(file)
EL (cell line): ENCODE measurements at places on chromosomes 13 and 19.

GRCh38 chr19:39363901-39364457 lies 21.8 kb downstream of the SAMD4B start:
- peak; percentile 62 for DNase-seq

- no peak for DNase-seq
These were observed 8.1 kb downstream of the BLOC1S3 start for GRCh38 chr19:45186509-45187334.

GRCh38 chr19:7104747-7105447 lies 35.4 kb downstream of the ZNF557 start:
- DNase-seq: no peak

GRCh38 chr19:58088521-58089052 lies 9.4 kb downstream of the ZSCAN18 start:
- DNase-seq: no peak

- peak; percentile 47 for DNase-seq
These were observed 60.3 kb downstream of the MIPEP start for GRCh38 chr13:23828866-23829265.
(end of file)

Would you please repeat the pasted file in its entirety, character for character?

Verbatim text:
EL (cell line): ENCODE measurements at places on chromosomes 13 and 19.

GRCh38 chr19:39363901-39364457 lies 21.8 kb downstream of the SAMD4B start:
- peak; percentile 62 for DNase-seq

- no peak for DNase-seq
These were observed 8.1 kb downstream of the BLOC1S3 start for GRCh38 chr19:45186509-45187334.

GRCh38 chr19:7104747-7105447 lies 35.4 kb downstream of the ZNF557 start:
- DNase-seq: no peak

GRCh38 chr19:58088521-58089052 lies 9.4 kb downstream of the ZSCAN18 start:
- DNase-seq: no peak

- peak; percentile 47 for DNase-seq
These were observed 60.3 kb downstream of the MIPEP start for GRCh38 chr13:23828866-23829265.